New York Post
Dec. 27, 2011


State court rules that 9/11 hero cop died from WTC-related cancer

By DAREH GREGORIAN

A hero cop who was injured at the Twin Towers on Sept. 11th died from World Trade Center-related cancer, a state appeals court ruled today .

The Appellate Division ruling means Frank Macri's widow is entitled to accidental line-of-duty death benefits - and he will be listed as having died in the line of duty, said the family's lawyers, Michael Murray and Christopher McGrath.

"I'm at a loss for words," his widow, Nilda Macri, told The Post. "Frank really deserves this honor. This was would've meant a lot to him to know he's still remembered. . . He was a special, special guy."

Macri was at the WTC on September 11th, and was injured when debris from one of the falling towers knocked him to the ground and cut up an arm, a leg and both corneas. He also "inhaled significant quantities of dust and smoke caused by the collapsing building," the ruling said.

None of that stopped Macri from joining in on rescue, recovery and cleanup operations after the attack. "He worked at Ground Zero until October 1, 2001, and at Fresh Kills Land Fill from November 1, 2001 to early January 2002," logging 350 hours at the sites, the ruling says.

In July of 2002, he started experiencing a sudden aching pain in his left thigh, and within weeks, he was diagnosed with lung cancer. He started undergoing treatment, but within a year and a half, the fast moving disease had metastasized to his brain, liver and bones. He died on September 2, 2007 at the age of 52.

Nilda Macri said that when he died, she told their adult daughter that, "He's an angel the lord sent away, and now he needed him back."

The widow later applied for WTC accidental line-of-dute combat death benefits, which essentially pay three-quarters of the officer's salary tax-free, but the police pension medical board turned her down, finding the cancer had spread so quickly that he must have had it before Sept. 11.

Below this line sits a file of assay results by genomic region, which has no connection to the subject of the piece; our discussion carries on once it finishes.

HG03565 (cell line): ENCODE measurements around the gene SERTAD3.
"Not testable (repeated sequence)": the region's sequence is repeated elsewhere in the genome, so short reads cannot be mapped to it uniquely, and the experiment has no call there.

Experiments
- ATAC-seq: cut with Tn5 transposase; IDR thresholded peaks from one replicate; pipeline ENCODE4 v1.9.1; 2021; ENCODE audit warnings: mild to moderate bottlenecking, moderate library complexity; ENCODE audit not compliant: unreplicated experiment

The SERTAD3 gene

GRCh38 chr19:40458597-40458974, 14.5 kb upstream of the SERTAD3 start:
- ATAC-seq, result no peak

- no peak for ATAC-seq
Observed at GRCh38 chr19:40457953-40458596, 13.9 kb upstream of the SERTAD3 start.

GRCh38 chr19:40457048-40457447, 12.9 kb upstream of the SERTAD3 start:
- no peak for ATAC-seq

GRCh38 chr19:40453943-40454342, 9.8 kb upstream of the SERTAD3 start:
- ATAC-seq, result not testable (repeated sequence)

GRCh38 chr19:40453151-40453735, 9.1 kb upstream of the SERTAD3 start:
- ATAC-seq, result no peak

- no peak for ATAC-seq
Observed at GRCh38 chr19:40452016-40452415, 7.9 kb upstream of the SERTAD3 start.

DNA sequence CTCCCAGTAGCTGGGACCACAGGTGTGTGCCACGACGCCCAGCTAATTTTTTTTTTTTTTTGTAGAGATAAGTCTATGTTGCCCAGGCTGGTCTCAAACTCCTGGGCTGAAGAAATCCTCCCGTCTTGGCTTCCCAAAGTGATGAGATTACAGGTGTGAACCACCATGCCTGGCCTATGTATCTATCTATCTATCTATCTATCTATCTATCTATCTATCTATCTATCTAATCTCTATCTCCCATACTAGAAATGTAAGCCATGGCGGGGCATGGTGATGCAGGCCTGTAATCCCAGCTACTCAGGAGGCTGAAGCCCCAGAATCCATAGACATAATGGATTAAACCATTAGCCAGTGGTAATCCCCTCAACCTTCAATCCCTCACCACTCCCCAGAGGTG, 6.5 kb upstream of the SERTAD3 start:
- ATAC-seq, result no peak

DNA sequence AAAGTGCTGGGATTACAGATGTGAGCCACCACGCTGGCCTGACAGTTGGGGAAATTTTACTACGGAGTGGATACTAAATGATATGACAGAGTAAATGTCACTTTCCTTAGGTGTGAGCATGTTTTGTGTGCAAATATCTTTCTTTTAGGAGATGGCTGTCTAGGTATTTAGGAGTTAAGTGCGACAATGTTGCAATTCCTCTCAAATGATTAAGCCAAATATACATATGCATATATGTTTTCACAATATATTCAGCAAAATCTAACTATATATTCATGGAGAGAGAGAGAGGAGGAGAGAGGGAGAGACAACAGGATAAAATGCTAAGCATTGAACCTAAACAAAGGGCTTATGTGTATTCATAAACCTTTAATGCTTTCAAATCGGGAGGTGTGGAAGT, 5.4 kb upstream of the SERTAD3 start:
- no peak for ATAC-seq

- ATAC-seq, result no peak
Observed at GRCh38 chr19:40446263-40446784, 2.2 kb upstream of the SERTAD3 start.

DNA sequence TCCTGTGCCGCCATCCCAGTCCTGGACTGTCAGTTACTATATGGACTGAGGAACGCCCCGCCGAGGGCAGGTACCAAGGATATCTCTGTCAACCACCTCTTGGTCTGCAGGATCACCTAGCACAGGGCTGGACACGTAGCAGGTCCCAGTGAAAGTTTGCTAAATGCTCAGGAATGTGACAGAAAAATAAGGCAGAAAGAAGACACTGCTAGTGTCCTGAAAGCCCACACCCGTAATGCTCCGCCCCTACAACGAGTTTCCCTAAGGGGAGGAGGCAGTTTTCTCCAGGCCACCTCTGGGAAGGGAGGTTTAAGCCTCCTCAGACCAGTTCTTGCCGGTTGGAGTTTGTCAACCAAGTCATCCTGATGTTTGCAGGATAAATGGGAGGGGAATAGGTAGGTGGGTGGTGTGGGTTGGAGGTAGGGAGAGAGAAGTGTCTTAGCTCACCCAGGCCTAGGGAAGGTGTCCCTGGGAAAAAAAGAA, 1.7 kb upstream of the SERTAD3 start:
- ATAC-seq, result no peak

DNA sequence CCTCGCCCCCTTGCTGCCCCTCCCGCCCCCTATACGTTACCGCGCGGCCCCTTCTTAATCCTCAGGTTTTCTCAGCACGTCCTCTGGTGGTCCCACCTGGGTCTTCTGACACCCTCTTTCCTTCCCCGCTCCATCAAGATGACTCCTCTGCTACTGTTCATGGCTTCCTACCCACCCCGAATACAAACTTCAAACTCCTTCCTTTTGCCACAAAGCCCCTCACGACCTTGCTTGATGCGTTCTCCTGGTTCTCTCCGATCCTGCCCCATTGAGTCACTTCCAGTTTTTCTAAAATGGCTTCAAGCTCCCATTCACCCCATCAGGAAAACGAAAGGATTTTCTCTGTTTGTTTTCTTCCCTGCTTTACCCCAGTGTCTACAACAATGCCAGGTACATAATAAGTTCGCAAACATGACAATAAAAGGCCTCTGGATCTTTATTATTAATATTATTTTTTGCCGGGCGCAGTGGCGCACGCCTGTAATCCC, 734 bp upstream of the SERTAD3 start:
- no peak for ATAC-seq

The Macris countered with a letter from hsi oncologist, saying lung cancer was rare among young non-smokers, and it was "more reasonable than not" that the cancer was caused from breathing in high levels of carcinogenic substances during and after the terror attacks.

The medical board stuck to its guns, but their finding was overturned first by Manhattan Supreme Court Justice Jane Solomon, and now a four judge panel of the Appellate Division.

Nilda Macri said her husband of 24 years was devastated when he got too sick to work, because he loved being a cop. "It totally broke his heart," she said. "He loved helping people."

And despite how sick he got, Macri said her husband never expressed any regret about trying to help on September 11th. "He said he would not have done anything different that day," she said.

The widow thanked the police union for fighting for her husband, and expressed hope that her husband's case could help convince administrators of a 9/11 responders' fund to include cancer as a recognized illness.

"That would be huge," she said.